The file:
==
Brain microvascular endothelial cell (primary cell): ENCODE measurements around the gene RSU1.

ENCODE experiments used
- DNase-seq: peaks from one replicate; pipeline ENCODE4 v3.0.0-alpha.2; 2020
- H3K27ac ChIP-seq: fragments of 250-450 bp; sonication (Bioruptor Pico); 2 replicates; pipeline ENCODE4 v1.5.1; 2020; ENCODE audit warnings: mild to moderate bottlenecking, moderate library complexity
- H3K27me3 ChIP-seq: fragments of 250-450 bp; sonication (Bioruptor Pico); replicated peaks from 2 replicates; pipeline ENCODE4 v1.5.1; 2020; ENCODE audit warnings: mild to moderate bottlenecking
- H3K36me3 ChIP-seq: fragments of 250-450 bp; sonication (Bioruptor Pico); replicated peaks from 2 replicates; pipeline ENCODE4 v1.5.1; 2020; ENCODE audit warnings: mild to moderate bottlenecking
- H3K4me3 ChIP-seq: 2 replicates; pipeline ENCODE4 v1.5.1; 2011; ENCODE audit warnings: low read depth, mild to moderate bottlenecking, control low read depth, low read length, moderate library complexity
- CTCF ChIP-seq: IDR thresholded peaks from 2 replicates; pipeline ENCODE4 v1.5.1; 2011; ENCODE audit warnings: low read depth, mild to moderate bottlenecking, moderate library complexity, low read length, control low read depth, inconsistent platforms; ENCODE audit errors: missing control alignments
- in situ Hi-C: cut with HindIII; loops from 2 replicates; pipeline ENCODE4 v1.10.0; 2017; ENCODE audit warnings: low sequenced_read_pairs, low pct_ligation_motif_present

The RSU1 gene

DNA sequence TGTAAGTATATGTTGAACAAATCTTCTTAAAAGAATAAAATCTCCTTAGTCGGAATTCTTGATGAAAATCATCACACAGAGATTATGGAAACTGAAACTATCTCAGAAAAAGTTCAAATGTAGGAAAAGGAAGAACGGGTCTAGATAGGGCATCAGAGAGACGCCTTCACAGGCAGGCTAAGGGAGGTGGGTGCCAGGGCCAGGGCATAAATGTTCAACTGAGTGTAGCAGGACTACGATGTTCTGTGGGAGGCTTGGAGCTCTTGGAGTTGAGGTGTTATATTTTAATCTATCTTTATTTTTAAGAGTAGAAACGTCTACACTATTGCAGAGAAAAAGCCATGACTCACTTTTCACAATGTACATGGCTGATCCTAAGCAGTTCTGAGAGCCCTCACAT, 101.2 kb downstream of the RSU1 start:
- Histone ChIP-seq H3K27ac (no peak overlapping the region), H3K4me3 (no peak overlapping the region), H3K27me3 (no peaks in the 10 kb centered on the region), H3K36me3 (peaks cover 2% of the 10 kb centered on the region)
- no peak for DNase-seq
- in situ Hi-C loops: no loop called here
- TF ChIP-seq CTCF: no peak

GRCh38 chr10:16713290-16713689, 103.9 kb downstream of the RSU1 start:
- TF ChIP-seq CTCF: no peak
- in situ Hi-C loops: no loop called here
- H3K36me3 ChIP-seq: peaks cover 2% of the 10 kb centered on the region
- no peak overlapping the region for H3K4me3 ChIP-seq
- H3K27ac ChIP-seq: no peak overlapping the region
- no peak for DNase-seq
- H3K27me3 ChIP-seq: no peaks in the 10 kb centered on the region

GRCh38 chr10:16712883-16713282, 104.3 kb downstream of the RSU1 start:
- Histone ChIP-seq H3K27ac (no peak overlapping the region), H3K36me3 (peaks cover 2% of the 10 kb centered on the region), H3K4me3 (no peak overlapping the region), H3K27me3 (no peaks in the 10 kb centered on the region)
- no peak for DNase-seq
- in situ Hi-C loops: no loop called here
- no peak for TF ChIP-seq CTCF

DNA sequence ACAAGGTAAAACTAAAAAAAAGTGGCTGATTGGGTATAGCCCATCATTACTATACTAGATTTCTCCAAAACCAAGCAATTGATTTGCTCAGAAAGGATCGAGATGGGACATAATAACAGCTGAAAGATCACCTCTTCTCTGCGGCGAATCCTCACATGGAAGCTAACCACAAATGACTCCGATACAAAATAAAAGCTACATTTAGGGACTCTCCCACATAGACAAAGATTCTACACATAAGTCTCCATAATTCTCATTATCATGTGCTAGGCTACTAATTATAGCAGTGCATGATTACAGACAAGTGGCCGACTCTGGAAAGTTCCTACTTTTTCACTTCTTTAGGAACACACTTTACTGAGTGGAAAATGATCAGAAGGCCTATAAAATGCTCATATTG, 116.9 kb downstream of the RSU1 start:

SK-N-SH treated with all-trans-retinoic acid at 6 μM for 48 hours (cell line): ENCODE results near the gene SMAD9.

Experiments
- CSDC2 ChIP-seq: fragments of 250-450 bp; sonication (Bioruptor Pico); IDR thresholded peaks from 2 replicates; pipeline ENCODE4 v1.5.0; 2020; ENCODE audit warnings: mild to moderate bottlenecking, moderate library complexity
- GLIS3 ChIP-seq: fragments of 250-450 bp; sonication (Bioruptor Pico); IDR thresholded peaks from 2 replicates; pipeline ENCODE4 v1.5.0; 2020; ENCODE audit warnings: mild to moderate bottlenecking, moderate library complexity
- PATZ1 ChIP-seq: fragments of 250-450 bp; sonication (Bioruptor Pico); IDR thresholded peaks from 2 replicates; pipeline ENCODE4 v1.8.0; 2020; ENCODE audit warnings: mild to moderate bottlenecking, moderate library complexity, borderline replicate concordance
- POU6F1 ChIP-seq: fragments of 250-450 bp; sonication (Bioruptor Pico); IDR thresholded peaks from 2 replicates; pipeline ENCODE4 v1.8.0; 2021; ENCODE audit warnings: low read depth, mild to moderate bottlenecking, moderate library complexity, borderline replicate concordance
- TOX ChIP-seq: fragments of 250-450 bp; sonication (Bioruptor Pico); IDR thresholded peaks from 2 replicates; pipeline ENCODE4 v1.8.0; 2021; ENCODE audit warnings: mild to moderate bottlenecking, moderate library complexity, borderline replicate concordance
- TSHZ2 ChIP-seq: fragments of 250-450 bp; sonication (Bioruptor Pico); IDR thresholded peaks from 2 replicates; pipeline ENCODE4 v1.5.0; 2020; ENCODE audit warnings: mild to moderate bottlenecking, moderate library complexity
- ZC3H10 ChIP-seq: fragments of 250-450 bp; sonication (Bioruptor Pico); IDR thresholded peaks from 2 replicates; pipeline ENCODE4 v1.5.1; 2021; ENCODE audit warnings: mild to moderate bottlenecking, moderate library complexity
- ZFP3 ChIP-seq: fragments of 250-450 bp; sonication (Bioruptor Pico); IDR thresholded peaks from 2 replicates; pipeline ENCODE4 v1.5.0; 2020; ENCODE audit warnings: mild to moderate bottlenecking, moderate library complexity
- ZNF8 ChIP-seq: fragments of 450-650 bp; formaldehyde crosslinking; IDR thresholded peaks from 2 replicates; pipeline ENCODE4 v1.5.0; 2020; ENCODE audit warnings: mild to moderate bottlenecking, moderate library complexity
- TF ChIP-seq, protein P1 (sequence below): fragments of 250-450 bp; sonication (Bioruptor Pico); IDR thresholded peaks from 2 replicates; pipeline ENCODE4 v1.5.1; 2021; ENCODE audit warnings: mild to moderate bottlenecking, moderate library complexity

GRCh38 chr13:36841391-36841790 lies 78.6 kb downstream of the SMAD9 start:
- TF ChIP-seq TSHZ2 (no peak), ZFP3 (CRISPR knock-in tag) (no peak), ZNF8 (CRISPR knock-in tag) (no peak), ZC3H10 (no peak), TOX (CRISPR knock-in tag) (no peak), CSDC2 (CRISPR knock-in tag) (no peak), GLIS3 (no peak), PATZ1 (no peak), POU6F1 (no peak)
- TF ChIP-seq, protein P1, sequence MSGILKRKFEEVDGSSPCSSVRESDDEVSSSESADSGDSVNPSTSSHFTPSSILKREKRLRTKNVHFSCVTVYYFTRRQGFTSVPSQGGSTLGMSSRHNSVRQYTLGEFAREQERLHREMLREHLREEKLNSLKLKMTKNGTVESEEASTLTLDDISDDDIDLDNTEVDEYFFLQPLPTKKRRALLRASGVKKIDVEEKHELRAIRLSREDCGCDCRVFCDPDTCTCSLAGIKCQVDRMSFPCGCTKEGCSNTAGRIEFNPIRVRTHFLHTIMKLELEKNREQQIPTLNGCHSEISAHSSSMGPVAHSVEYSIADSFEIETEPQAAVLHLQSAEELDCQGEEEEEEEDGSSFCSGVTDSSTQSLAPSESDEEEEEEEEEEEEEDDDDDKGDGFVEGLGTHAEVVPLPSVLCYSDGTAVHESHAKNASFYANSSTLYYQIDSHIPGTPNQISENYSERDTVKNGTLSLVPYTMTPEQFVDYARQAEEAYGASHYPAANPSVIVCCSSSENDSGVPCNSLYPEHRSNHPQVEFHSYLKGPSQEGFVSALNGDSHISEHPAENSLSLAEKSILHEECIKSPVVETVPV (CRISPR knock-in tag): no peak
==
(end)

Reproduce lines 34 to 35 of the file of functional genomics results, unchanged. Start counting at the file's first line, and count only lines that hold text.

- PATZ1 ChIP-seq: fragments of 250-450 bp; sonication (Bioruptor Pico); IDR thresholded peaks from 2 replicates; pipeline ENCODE4 v1.8.0; 2020; ENCODE audit warnings: mild to moderate bottlenecking, moderate library complexity, borderline replicate concordance
- POU6F1 ChIP-seq: fragments of 250-450 bp; sonication (Bioruptor Pico); IDR thresholded peaks from 2 replicates; pipeline ENCODE4 v1.8.0; 2021; ENCODE audit warnings: low read depth, mild to moderate bottlenecking, moderate library complexity, borderline replicate concordance